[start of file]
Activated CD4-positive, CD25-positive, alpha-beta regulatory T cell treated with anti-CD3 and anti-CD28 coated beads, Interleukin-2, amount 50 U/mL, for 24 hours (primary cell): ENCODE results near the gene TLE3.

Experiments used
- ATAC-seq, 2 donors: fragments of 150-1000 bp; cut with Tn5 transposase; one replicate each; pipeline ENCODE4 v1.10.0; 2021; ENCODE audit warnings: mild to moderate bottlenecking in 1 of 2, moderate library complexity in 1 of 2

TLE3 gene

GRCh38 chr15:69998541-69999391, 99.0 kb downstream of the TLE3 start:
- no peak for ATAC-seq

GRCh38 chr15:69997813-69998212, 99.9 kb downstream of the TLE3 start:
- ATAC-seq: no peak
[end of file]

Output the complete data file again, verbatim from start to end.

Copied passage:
Activated CD4-positive, CD25-positive, alpha-beta regulatory T cell treated with anti-CD3 and anti-CD28 coated beads, Interleukin-2, amount 50 U/mL, for 24 hours (primary cell): ENCODE results near the gene TLE3.

Experiments used
- ATAC-seq, 2 donors: fragments of 150-1000 bp; cut with Tn5 transposase; one replicate each; pipeline ENCODE4 v1.10.0; 2021; ENCODE audit warnings: mild to moderate bottlenecking in 1 of 2, moderate library complexity in 1 of 2

TLE3 gene

GRCh38 chr15:69998541-69999391, 99.0 kb downstream of the TLE3 start:
- no peak for ATAC-seq

GRCh38 chr15:69997813-69998212, 99.9 kb downstream of the TLE3 start:
- ATAC-seq: no peak